13. Would you fall in love with someone knowing he or she was taken? If I did, I wouldn't act on it. I don't think. I hope I wouldn't.

14. Best way to tell people how much they mean to you? As I've gotten older, I find saying "You mean a lot to me" to mean less than actions showing you value someone else.

15. Your weaknesses? Lord, too many to list. I suspect impatience is at the root of most of them, though.

16. Ever made a prank call? After we both read Harriet the Spy, my friend and I decided there was something suspicious about a small business in a brick house up the street. We'd call them pretending to be adults and, uh . . . ask stupid questions trying to find out what kind of business it was. We never did find out anything.

17. If you could get plastic surgery, what would it be? A height insert.

18. What do you get complimented about the most? My mad editing skilz.

19. What do you want for your birthday? I don't know--it's almost a year away! I can't plan that far ahead.

20. How many kids do you want? I'm happy with the one I have.

21. Do you wish on stars? Falling stars, yes.

22. Which finger/s is/are your favorite? I've never, ever thought about my favorite finger (who writes these questions??), but I suppose my middle finger has come in handy many times.

23. When did you last cry? Didn't I answer this question in #7? OK, I lie. I cried last night while listening to Christmas music when "Have Yourself a Merry Little Christmas" came on. That song does me in every time I hear it, for reasons too long to explain here.

24. What is your most embarrassing CD on the shelf? I'm almost too embarrassed to say, but I actually own a Yanni CD. I've never listened to it, but because of the person who gave it to me, I can't bring myself to throw it away.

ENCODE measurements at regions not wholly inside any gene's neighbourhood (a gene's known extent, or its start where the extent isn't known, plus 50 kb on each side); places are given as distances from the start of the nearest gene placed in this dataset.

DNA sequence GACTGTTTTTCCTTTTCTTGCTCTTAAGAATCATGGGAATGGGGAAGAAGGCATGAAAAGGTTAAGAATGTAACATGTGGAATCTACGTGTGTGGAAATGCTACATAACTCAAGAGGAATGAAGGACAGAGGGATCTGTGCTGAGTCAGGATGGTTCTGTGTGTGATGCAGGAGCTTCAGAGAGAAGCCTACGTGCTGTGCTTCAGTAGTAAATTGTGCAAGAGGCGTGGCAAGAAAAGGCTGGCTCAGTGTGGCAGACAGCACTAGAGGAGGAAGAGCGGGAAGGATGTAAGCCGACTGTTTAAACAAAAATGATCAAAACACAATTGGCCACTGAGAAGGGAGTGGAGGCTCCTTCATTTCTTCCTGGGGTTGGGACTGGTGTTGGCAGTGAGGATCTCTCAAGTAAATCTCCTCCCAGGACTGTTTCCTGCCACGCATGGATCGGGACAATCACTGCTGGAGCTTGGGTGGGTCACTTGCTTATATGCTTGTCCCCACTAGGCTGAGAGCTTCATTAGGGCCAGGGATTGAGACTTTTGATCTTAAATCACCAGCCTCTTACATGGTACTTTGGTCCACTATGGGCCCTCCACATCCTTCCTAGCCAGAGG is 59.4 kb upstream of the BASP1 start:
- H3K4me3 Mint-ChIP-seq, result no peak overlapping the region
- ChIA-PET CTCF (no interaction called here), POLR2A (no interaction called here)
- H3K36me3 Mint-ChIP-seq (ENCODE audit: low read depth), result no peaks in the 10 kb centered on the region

25. If you were another person, would you be friends with yourself? Sure, why not?

26. Have you ever told a secret you swore never to tell? Yes, but for a good reason.

27. Do looks matter? In a general sense? Yes, in the sense that making an effort to look nice reflects your opinion of yourself.

28. How do you release your anger? Stewing, fretting, and muttered swearing for smaller upsets; for the big stuff, I might resort to throwing objects, stomping my foot, and generally acting like an asshole.

29. Do you trust people too easily? I'm afraid so.

30. Favorite toy as a child? The dollhouses I made from shoeboxes.

31. Where were you 6 hours ago? Sleeping.

32. Who will be your next kiss? Kevin or Daniel.

33. Anything pink within 10 feet of you? Yes, a hot pink felt-tipped pen.

34. What are you wearing right now? Tan velour sweatpants (I'm ensconced in velour!) and a white T-shirt for exercising.

35. Last sporting event you watched? Jeopardy! What? It's competitive question answering, ergo a sport. In my world, anyway.

36. What is/was your favorite class? I liked most of my classes in graduate school. One I enjoyed a lot was a class in the history of socialism and communism, but that could have been because I had a wild crush on the professor.

37. How old are your parents? My dad is 77, and my mom is 69.

38. Do you miss anyone? Yes, quite a few people.

39. Were you an honor roll student in school? Yes.

40. What do you know about the future? It's inevitable.

41. Do you have a tan? Bwah! Good one.

42. How old do you want to be when you have kids? I was 29 when I had Daniel. I wish I'd been a little younger.

43. Last time you got stopped or pulled over by an officer? Honestly, I don't remember. I've never gotten a ticket for a moving violation (that I can remember, anyway).

44. How do you like your drinks? Caffeinated.

45. Are you someone's best friend? I hope so.


What a shame Marvin Gaye had such a short life. I'm sitting here listening to a CD of his, and the man had a voice like an angel.


I'm still dreading the prospect of giving myself shots, but if I have to, I have to. And as Von pointed out the other day, it could be worse (heh). OK, I'm off to exercise and get those damn BG levels down. Ugh.